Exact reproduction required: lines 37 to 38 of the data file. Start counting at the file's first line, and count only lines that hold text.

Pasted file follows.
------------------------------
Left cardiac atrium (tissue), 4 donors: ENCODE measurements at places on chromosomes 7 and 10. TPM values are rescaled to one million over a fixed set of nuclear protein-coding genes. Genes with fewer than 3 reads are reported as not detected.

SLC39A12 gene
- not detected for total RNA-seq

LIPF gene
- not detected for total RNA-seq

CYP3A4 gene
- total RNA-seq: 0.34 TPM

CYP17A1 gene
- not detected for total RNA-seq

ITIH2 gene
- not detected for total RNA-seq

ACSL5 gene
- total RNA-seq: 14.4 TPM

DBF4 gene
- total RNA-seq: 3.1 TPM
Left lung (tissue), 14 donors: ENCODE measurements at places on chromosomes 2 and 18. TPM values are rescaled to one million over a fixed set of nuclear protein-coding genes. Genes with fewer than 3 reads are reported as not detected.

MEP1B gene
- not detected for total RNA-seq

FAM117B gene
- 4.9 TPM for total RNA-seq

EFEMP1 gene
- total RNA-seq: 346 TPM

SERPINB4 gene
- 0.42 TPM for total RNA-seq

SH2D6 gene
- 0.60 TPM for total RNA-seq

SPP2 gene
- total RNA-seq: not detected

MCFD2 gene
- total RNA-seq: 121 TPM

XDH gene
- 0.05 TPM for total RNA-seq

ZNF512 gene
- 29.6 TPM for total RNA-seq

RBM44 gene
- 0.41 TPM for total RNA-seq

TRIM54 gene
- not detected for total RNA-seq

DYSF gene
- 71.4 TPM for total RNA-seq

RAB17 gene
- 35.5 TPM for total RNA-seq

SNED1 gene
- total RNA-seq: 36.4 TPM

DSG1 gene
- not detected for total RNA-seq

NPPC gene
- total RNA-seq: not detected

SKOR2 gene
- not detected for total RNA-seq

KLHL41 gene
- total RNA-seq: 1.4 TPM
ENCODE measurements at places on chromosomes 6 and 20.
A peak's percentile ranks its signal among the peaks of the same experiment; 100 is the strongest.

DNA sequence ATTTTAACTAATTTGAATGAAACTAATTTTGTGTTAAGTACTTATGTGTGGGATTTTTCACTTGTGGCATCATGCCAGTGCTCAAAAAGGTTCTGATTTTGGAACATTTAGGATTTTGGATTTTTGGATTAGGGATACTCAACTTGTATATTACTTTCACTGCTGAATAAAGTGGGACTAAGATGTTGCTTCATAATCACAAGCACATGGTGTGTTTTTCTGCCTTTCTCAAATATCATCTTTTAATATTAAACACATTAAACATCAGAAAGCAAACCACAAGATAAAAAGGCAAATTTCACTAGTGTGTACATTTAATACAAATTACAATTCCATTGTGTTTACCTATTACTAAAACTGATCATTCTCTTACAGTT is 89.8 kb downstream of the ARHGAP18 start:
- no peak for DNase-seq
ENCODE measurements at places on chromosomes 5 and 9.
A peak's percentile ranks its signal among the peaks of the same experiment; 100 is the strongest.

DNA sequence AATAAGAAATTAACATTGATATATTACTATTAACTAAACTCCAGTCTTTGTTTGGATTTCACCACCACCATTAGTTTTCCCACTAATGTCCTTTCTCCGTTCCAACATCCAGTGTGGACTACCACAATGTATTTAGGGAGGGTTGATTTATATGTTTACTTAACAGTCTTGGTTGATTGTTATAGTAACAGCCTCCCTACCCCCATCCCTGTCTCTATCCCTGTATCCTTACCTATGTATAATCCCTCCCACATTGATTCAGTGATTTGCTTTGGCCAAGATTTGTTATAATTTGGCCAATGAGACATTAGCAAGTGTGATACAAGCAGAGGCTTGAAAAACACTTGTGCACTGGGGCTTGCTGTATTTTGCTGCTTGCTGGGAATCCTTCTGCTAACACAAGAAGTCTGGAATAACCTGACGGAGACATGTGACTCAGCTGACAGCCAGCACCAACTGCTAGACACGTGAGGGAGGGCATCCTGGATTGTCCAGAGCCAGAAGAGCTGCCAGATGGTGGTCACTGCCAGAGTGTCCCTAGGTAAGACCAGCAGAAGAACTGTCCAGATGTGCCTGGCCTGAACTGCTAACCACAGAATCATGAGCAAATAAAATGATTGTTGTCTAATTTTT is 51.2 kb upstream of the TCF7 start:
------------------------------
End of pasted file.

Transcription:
TRIM54 gene
- not detected for total RNA-seq